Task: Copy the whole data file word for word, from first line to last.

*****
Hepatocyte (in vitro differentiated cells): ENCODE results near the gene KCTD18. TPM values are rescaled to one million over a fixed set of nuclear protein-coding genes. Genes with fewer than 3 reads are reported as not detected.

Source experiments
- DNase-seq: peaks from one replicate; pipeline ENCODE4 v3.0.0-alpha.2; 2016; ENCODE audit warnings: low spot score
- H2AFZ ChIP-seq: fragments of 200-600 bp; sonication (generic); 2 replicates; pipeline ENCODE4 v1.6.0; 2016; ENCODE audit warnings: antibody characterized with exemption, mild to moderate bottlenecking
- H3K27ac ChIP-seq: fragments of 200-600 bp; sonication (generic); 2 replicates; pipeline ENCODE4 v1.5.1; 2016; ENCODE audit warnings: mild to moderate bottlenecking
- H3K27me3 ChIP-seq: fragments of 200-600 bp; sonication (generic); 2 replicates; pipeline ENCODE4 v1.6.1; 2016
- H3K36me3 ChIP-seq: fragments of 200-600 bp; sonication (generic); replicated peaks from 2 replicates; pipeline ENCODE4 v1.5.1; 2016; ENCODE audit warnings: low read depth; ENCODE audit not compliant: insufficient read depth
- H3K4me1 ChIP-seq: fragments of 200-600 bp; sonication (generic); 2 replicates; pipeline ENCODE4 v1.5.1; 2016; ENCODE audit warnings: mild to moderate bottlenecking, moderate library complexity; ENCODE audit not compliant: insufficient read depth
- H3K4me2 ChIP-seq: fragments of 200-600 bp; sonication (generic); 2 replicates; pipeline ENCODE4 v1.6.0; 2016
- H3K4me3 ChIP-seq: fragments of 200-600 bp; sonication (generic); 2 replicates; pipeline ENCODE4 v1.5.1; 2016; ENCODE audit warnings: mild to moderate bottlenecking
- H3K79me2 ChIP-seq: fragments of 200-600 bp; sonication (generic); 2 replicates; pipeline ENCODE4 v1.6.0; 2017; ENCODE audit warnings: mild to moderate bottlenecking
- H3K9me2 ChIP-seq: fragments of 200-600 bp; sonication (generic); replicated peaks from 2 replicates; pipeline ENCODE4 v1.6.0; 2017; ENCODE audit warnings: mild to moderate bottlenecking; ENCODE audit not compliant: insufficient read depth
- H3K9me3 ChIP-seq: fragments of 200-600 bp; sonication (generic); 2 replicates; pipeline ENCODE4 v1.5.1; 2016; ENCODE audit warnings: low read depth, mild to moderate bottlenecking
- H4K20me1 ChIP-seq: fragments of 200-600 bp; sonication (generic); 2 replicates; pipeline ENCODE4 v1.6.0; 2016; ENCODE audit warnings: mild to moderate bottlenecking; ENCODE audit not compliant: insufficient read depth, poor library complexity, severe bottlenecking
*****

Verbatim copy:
Hepatocyte (in vitro differentiated cells): ENCODE results near the gene KCTD18. TPM values are rescaled to one million over a fixed set of nuclear protein-coding genes. Genes with fewer than 3 reads are reported as not detected.

Source experiments
- DNase-seq: peaks from one replicate; pipeline ENCODE4 v3.0.0-alpha.2; 2016; ENCODE audit warnings: low spot score
- H2AFZ ChIP-seq: fragments of 200-600 bp; sonication (generic); 2 replicates; pipeline ENCODE4 v1.6.0; 2016; ENCODE audit warnings: antibody characterized with exemption, mild to moderate bottlenecking
- H3K27ac ChIP-seq: fragments of 200-600 bp; sonication (generic); 2 replicates; pipeline ENCODE4 v1.5.1; 2016; ENCODE audit warnings: mild to moderate bottlenecking
- H3K27me3 ChIP-seq: fragments of 200-600 bp; sonication (generic); 2 replicates; pipeline ENCODE4 v1.6.1; 2016
- H3K36me3 ChIP-seq: fragments of 200-600 bp; sonication (generic); replicated peaks from 2 replicates; pipeline ENCODE4 v1.5.1; 2016; ENCODE audit warnings: low read depth; ENCODE audit not compliant: insufficient read depth
- H3K4me1 ChIP-seq: fragments of 200-600 bp; sonication (generic); 2 replicates; pipeline ENCODE4 v1.5.1; 2016; ENCODE audit warnings: mild to moderate bottlenecking, moderate library complexity; ENCODE audit not compliant: insufficient read depth
- H3K4me2 ChIP-seq: fragments of 200-600 bp; sonication (generic); 2 replicates; pipeline ENCODE4 v1.6.0; 2016
- H3K4me3 ChIP-seq: fragments of 200-600 bp; sonication (generic); 2 replicates; pipeline ENCODE4 v1.5.1; 2016; ENCODE audit warnings: mild to moderate bottlenecking
- H3K79me2 ChIP-seq: fragments of 200-600 bp; sonication (generic); 2 replicates; pipeline ENCODE4 v1.6.0; 2017; ENCODE audit warnings: mild to moderate bottlenecking
- H3K9me2 ChIP-seq: fragments of 200-600 bp; sonication (generic); replicated peaks from 2 replicates; pipeline ENCODE4 v1.6.0; 2017; ENCODE audit warnings: mild to moderate bottlenecking; ENCODE audit not compliant: insufficient read depth
- H3K9me3 ChIP-seq: fragments of 200-600 bp; sonication (generic); 2 replicates; pipeline ENCODE4 v1.5.1; 2016; ENCODE audit warnings: low read depth, mild to moderate bottlenecking
- H4K20me1 ChIP-seq: fragments of 200-600 bp; sonication (generic); 2 replicates; pipeline ENCODE4 v1.6.0; 2016; ENCODE audit warnings: mild to moderate bottlenecking; ENCODE audit not compliant: insufficient read depth, poor library complexity, severe bottlenecking